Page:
For the first time in twenty years after the collapse of the Soviet Union, the workers and engineers of the Soviet ZIL car factory in Moscow receive a special order from the Russian Ministry of Defence.
Three brand new trademark ZIL limousines have been commissioned for the Victory Day Parade on Red Square. In times past they would have had 5 years to make these, but now they only have 2.
The team feels it has a chance to show their specialist skills, despite the fact that the workforce is depleted and the machinery is obsolete. Professionals are called out of retirement to help, and migrant workers are called on to meet the deadline. They all cling to their routines, out of pride, out of desperation, and out of a basic need to survive.
The writing is on the wall for the factory: the government has plans to ‘re-assign’ the factory land. This could be the last order the factory fulfils. And once the final checks are made and the limousines are ready to star in the parade, the order is cancelled for no reason. This is Russian tragicomedy at its best.
By Daria Khlestkina
This Last Russian Limousine was inspired by an old university project entitled “I am a worker”, which my former film school teacher Marina Razbezhkina introduced me to.
She had asked her students to investigate what had become of the working class, who used to be talked about so much during the Soviet period but disappeared from TV screens in the new capitalist Russia.
Being of one of the last generations which had grown up in the Soviet Union, the idea appealed to me. But I wanted to make a film about workers and what had become of the working class in Moscow, a major industrial centre in Soviet times. Now it was a quintessentially post-industrial town of offices, banks, executives, civil servants and entertainment industries.
What is left of Moscow’s industries is either on the brink of bankruptcy or slated for relocation to outside the city limits.
My idea was to film at one of these factories how people dealt with the fundamental changes to their lives brought by the closure of the factory. My eye soon fell on the ZIL automotive plant, a flagman of Soviet industry which churned out millions of trucks for the entire Soviet bloc but also produced the trademark ZIL limousines for Soviet leaders which traditionally opened the Victory Day military parades on Red Square.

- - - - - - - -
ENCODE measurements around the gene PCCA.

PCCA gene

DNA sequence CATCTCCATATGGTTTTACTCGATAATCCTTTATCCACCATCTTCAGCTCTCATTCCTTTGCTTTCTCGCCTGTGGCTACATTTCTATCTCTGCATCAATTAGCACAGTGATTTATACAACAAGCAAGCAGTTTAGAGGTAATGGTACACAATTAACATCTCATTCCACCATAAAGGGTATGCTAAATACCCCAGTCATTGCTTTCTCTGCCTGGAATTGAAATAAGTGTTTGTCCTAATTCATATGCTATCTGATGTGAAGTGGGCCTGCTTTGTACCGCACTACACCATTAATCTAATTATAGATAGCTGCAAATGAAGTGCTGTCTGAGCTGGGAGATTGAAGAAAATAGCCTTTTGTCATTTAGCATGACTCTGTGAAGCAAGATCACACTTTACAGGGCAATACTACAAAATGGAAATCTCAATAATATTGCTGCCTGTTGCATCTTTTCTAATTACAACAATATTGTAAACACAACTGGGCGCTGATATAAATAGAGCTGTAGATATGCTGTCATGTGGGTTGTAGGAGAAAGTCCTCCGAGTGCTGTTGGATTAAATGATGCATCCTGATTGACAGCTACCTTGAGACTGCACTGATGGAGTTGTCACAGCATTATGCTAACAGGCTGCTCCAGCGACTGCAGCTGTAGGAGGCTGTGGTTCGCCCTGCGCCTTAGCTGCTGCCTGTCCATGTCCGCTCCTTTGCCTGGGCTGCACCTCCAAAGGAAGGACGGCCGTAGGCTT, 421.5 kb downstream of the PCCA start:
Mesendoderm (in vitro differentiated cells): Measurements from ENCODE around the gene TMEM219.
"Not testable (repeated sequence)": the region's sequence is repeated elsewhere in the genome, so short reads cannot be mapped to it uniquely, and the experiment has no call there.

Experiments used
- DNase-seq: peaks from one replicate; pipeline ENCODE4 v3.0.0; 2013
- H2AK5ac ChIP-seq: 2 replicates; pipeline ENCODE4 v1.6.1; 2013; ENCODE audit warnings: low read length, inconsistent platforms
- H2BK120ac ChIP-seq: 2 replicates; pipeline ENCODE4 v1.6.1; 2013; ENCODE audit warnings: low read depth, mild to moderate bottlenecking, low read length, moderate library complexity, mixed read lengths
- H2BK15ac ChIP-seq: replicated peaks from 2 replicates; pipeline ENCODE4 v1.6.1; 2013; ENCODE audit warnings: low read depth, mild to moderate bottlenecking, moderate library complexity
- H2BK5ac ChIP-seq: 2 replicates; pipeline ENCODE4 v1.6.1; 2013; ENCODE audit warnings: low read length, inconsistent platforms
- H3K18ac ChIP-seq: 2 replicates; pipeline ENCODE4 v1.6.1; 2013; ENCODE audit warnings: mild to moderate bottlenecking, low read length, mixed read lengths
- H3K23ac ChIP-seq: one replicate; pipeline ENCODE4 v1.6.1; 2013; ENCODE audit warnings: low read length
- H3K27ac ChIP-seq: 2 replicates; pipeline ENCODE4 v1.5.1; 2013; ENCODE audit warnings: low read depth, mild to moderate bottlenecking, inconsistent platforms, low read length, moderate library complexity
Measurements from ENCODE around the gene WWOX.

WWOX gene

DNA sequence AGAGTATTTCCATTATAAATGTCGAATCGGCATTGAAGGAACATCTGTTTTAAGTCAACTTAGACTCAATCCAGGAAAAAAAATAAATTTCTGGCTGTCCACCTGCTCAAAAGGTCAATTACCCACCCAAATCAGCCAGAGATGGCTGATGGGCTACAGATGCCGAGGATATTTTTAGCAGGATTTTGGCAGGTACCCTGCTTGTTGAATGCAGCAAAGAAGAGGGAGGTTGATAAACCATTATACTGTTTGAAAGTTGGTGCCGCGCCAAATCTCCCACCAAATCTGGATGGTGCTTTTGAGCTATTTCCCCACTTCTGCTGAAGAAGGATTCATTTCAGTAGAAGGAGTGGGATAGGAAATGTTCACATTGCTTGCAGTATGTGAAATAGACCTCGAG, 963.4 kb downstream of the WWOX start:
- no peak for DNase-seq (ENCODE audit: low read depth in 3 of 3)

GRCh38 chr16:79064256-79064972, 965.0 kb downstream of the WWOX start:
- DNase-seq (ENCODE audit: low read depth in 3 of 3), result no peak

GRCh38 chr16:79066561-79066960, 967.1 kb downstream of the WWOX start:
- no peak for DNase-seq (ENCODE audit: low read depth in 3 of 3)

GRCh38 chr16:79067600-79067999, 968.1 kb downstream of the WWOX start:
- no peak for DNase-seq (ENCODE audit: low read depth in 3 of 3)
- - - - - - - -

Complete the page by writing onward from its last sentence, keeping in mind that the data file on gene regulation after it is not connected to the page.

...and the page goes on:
My interest only intensified when I read in the paper that for the first time since the collapse of the Soviet Union the factory had received an order to build 3 of these limousines, to take part in the Victory day parade of military hardware which had only just been reinstated by Putin.
Gaining access was not easy and the press service had absolutely no intention of letting documentary filmmakers in. But I managed to get in without a camera. For about 2 months I roamed the factory grounds, poked my nose around the different shops and struck up acquaintances, some of whom are among the main characters of the film. Eventually I managed to obtain all the necessary paperwork, not without some help of the people I had met at ZIL, who had come to like the idea of the film. In the winter of 2010 we started shooting.
As we started filming I soon realised that this was a story much larger than the factory or even the working class. What we witnessed at ZIL was the death of a civilisation. Whereas in my immediate environment the Soviet Union had swiftly disappeared during my youth and early adulthood, at ZIL we captured the final stages of a slowly drawn-out process of decline, a process which had set in at that very same time, over twenty years ago.
Once an example of Soviet industrial might, the factory was now unprofitable and unable to exist in the new circumstances. The workforce had been greatly reduced and replaced by unskilled, cheap migrant labour from the former Soviet republics. The factory’s continued existence depended above all on the protection of Moscow authorities and the efforts of a handful of aging specialists and engineers who had dedicated most of their life to the plant, which is still a great source of pride to them.
This film had to be about their drama. Imagine that everything you have stood for and achieved in your work is now suddenly worthless; that is what happened to Mikhail, Nina, Andrey, Nadia and Vladimir.
People grew up in one system and under the new realities everything became different. This film is about people who want to feel needed, who want to do something that makes sense, but the more they try, the less sense it makes. Whereas the limousine order initially provided a spark of hope, the actual production of the 3 cars and everything that accompanies it cruelly exposes the many problems, falling standards, and declining expertise at the factory.
In the end the order only brings disillusion, as it is cancelled at the very last moment, when the limousines are ready to be driven out to the parade. Not only the out-dated trucks it produces, but even ZIL’s handmade limousines turn out to be no longer needed.
The absurd and the tragic are never very far apart in Russia and this offers the key to understanding how people cope with change, uncertainty and hardship. Nothing but the great characters portrayed in this film could better illustrate this insight.